As Joey ventures out into the bewildering world, he knows there is always safety in his mother’s pouch.
Why I like this for a read aloud book:
*Joey wants to investigate the world
*Joey knows he’s loved
*Having a friend provides support
Joey wants to explore the world, but knows his mom’s pouch is always safe. Play Pouch Tag.
Pick a location for a safety zone or “Pouch.” One player is selected to be the “Surprise.”
All the other players stand near the “Pouch” and jump two times towards the “Surprise.” They ask the “Surprise”, “Who are you?”
The “Surprise” answers, “Bee” or “Rabbit” or “Bird” or maybe even “Monster” or “Alien” or whatever he likes!
The hopping players yell “Pouch” and jump back to the safety zone or “Pouch.”
Then the players jump three times from the “Pouch”, question the “Surprise” who answers, yell “Pouch”, and hop back to the safety zone.
Repeat jumping four times, and then five times.
After a round, pick a different player be the “Surprise” and play another round. Continue as long as you like.
There isn’t really a winner; young listeners won’t care and will love the jumping and the yelling. Just have fun together!
More Family Fun
Kangaroos cannot move their legs independently so they must jump. They are amazing jumpers. Try These Kangaroo Exercises.
If you want, designate four areas or stations in the yard or in a large room, and rotate–or just do them for fun wherever you are!
Jumping Station: See how high you can jump from a standing jump. Can you jump higher if you bend your knees? Can you jump higher if you run and then jump? Who can jump the highest?
Balance Station: Stand on one leg and hold the other foot near the knee of the standing leg. Count to 20. Stand on the opposite leg and balance for another 20 counts. Kangaroos use their tails to balance. What do you use to balance?
Hopping Station: Keep your feet together and hop across the yard or room. Count how many hops it takes.
Boxing Station: Hold your fists in front of your chest. Making sure the space in front of you is clear, punch the air in front of you with your right fist. Then punch with your left fist. Then alternate punching with your left and right fists.
Male kangaroos punch with their feet. Lie on your back (again being sure the space in front of you is clear) and try punching first with your right foot and then your left. Is it easier to punch with your arms or your feet?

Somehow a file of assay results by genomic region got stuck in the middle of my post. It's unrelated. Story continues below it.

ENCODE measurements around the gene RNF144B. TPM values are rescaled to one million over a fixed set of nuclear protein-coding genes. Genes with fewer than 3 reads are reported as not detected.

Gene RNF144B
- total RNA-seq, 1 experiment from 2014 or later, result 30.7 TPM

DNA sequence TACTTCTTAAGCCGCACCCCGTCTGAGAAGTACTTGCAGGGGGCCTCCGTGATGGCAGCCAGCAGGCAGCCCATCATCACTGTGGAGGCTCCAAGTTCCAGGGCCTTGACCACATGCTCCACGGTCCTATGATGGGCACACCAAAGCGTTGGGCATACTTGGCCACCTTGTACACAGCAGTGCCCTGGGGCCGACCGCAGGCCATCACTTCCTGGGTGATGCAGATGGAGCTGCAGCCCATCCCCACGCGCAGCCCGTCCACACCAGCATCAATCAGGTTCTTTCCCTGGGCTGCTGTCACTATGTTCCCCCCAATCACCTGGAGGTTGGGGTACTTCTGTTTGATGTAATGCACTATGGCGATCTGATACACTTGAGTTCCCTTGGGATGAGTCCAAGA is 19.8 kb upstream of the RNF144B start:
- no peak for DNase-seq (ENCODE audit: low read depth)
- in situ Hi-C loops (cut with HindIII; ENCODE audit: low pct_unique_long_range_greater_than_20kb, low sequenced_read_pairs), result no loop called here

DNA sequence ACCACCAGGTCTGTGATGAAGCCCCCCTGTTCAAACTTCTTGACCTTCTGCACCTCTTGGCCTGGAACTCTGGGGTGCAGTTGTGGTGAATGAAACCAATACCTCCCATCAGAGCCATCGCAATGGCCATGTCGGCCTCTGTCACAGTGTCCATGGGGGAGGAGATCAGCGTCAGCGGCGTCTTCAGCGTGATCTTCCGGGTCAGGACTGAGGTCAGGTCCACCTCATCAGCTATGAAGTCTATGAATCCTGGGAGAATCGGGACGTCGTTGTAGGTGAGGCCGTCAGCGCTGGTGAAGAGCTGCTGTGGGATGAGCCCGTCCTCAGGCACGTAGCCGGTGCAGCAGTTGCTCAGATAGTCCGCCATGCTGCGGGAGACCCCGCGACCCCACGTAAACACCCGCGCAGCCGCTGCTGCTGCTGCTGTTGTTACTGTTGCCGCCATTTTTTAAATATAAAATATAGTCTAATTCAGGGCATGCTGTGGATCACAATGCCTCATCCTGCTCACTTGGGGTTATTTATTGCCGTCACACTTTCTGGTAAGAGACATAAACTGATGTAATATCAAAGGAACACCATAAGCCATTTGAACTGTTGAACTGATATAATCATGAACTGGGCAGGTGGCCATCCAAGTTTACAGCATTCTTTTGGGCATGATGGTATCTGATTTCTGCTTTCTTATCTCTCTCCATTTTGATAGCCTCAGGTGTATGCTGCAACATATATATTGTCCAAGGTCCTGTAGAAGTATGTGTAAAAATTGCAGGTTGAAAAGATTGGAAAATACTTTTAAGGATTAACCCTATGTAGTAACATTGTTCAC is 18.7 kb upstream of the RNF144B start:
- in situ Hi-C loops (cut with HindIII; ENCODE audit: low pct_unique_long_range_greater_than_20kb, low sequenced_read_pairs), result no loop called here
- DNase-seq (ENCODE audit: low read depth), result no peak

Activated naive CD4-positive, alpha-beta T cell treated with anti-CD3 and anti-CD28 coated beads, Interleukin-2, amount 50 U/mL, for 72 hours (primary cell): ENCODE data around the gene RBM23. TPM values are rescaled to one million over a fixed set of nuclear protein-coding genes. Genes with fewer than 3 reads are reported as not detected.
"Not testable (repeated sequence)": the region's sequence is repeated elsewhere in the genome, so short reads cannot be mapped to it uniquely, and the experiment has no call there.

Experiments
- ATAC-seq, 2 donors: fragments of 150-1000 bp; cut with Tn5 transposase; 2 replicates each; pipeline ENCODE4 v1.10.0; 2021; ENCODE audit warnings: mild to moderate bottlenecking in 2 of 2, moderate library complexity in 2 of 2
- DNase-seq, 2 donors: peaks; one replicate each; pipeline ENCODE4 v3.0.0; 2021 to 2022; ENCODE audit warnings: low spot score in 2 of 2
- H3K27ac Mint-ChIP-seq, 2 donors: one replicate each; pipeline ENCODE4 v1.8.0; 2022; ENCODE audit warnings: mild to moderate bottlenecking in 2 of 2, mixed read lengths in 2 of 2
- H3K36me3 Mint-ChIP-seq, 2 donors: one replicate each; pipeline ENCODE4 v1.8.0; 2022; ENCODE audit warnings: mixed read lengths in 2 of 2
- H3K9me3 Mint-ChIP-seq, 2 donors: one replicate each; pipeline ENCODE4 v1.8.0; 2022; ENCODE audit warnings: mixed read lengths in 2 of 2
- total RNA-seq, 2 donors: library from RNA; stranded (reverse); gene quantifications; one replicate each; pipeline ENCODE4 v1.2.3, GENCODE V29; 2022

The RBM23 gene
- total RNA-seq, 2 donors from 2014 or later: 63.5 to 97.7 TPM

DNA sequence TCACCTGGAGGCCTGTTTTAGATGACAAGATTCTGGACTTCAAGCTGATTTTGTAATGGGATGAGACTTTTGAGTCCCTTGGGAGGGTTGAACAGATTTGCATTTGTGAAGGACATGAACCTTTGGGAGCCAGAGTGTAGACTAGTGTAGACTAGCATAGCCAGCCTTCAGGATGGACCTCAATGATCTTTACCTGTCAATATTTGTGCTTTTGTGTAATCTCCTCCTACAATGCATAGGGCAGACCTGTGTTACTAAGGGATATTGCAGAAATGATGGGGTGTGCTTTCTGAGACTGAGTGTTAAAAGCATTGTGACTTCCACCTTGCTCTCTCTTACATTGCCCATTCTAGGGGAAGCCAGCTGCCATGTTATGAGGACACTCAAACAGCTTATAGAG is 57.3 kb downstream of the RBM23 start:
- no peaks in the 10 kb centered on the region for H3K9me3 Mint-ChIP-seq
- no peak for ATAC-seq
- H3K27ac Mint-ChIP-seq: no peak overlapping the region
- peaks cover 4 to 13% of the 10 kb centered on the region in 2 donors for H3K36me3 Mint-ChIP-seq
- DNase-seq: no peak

Go to What Do You Do With a Kangaroo? for another jumping activity under Jumping Fun, and for information about kangaroos under Fun Kangaroo Facts.
The first people in Australia recorded stories with pictures on rock walls, bark, skins, and even in the sand. They used basic shapes, lines, and dots. Make Aboriginal Kangaroo Dot Art.
You will need:
Black, brown, and/or tan paper
Scissors and a pencil with an unused eraser
Draw a kangaroo outline (or a bird or rabbit or bee–or something not from the book like a turtle or lizard. This is your project so do what you like!) on brown or tan paper. Or click here to use this outline:
Or this one:
Cut out the kangaroo outline and glue it to black or brown paper.
Put some paint on a paper plate and dip the pencil eraser (or colored pencil or the end of a paintbrush or a Q-tip or whatever you have) in the paint to make dots.
Outline the kangaroo with dots in white, black, red, yellow or brown.
Wavy lines and circular shapes are common elements in Aboriginal Art. Add wavy lines and circles to your picture, something like this example of Aboriginal Dot Art:
Make it as simple or as involved as you like!
The Aboriginal artists were creative in what they used for a canvas, so you can be too! Here emu eggs are used:
I don’t have any emu eggs, but this made me think of using a rock for a canvas. Use any design you like with your dot art.
What other canvases can you think of to use?
(Aboriginal dot art didn’t exist in a permanent form until the 1970′s. Before that, the designs were made in cleared dirt for spiritual ceremonies, after which the design was rubbed out. Dot designs now include animals and other natural elements.)
*Joey wanted to hop. What or where would you like to explore? What might you find there that would be scary or new?
*How did Joey know that he could return to his mama’s pouch and be safe?
*Were the bee or the rabbit or the bird scary? Why did Joey hop back to his mama? What new things seem unnerving to you?
*Why did the two kangaroos laugh? How does it help to have a friend to face new things?
*Why didn’t the baby kangaroos want to get in their mamas’ pouches at the end of the book? What had they learned?
*One of the many fun things about reading books together is having common words with extra meaning to our family. For example, when my listener faces something new or a little scary, she yells, “Pouch” and I know exactly what she means. What books does your family quote?
Find this book at your local library or buy it here.